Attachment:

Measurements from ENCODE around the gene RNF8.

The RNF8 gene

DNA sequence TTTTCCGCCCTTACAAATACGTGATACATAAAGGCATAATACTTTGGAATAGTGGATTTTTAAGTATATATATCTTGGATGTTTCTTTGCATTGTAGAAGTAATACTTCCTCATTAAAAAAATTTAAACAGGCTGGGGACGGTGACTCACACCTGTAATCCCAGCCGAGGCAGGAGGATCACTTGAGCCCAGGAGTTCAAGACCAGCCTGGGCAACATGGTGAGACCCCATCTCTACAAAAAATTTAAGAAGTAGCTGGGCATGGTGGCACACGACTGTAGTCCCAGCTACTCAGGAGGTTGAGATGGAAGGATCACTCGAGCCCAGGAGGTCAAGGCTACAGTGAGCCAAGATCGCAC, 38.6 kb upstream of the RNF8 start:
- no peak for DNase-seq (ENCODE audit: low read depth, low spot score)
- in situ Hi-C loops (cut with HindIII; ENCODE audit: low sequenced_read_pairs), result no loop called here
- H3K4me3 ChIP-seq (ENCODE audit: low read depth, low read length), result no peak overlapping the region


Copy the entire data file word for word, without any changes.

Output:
Measurements from ENCODE around the gene RNF8.

The RNF8 gene

DNA sequence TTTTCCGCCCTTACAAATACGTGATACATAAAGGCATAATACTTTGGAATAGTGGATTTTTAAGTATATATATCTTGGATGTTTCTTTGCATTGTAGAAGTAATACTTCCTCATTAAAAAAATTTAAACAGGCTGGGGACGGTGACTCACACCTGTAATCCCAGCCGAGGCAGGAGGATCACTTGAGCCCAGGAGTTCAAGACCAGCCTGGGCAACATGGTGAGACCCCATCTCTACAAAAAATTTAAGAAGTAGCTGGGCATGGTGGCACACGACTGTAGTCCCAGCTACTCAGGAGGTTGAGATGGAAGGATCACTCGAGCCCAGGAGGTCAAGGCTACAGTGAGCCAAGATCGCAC, 38.6 kb upstream of the RNF8 start:
- no peak for DNase-seq (ENCODE audit: low read depth, low spot score)
- in situ Hi-C loops (cut with HindIII; ENCODE audit: low sequenced_read_pairs), result no loop called here
- H3K4me3 ChIP-seq (ENCODE audit: low read depth, low read length), result no peak overlapping the region